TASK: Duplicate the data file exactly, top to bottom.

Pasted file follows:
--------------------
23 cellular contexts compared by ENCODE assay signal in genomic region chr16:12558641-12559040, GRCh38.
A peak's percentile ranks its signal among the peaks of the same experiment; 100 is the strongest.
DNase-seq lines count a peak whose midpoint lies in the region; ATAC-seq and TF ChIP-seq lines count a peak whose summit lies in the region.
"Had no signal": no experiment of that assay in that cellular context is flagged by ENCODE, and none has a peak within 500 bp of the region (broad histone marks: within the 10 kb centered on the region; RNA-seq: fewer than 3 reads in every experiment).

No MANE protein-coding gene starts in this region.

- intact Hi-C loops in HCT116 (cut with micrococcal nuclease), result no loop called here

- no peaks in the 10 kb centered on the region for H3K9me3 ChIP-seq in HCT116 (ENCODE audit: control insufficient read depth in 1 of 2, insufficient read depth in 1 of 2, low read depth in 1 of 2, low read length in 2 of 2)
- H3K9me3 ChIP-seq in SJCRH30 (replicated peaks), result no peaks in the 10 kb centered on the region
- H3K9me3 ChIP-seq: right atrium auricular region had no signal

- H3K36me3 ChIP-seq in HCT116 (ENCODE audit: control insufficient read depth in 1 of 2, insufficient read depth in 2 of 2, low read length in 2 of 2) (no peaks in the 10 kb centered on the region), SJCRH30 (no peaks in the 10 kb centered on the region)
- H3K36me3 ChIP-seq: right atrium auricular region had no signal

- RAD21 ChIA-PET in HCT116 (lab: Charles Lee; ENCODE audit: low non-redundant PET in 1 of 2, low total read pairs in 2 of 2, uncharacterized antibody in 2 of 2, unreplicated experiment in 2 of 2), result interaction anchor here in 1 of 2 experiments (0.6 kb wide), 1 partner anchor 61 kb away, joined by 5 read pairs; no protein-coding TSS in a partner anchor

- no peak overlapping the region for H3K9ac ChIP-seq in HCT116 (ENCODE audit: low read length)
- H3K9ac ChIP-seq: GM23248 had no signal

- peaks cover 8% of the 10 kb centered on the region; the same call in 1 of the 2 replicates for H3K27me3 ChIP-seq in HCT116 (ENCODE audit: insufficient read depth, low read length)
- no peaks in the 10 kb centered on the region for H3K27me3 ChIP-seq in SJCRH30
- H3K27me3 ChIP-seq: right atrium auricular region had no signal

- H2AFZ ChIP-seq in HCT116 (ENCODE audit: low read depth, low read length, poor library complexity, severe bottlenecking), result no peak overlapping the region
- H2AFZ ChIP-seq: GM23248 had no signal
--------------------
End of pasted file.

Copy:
23 cellular contexts compared by ENCODE assay signal in genomic region chr16:12558641-12559040, GRCh38.
A peak's percentile ranks its signal among the peaks of the same experiment; 100 is the strongest.
DNase-seq lines count a peak whose midpoint lies in the region; ATAC-seq and TF ChIP-seq lines count a peak whose summit lies in the region.
"Had no signal": no experiment of that assay in that cellular context is flagged by ENCODE, and none has a peak within 500 bp of the region (broad histone marks: within the 10 kb centered on the region; RNA-seq: fewer than 3 reads in every experiment).

No MANE protein-coding gene starts in this region.

- intact Hi-C loops in HCT116 (cut with micrococcal nuclease), result no loop called here

- no peaks in the 10 kb centered on the region for H3K9me3 ChIP-seq in HCT116 (ENCODE audit: control insufficient read depth in 1 of 2, insufficient read depth in 1 of 2, low read depth in 1 of 2, low read length in 2 of 2)
- H3K9me3 ChIP-seq in SJCRH30 (replicated peaks), result no peaks in the 10 kb centered on the region
- H3K9me3 ChIP-seq: right atrium auricular region had no signal

- H3K36me3 ChIP-seq in HCT116 (ENCODE audit: control insufficient read depth in 1 of 2, insufficient read depth in 2 of 2, low read length in 2 of 2) (no peaks in the 10 kb centered on the region), SJCRH30 (no peaks in the 10 kb centered on the region)
- H3K36me3 ChIP-seq: right atrium auricular region had no signal

- RAD21 ChIA-PET in HCT116 (lab: Charles Lee; ENCODE audit: low non-redundant PET in 1 of 2, low total read pairs in 2 of 2, uncharacterized antibody in 2 of 2, unreplicated experiment in 2 of 2), result interaction anchor here in 1 of 2 experiments (0.6 kb wide), 1 partner anchor 61 kb away, joined by 5 read pairs; no protein-coding TSS in a partner anchor

- no peak overlapping the region for H3K9ac ChIP-seq in HCT116 (ENCODE audit: low read length)
- H3K9ac ChIP-seq: GM23248 had no signal

- peaks cover 8% of the 10 kb centered on the region; the same call in 1 of the 2 replicates for H3K27me3 ChIP-seq in HCT116 (ENCODE audit: insufficient read depth, low read length)
- no peaks in the 10 kb centered on the region for H3K27me3 ChIP-seq in SJCRH30
- H3K27me3 ChIP-seq: right atrium auricular region had no signal

- H2AFZ ChIP-seq in HCT116 (ENCODE audit: low read depth, low read length, poor library complexity, severe bottlenecking), result no peak overlapping the region
- H2AFZ ChIP-seq: GM23248 had no signal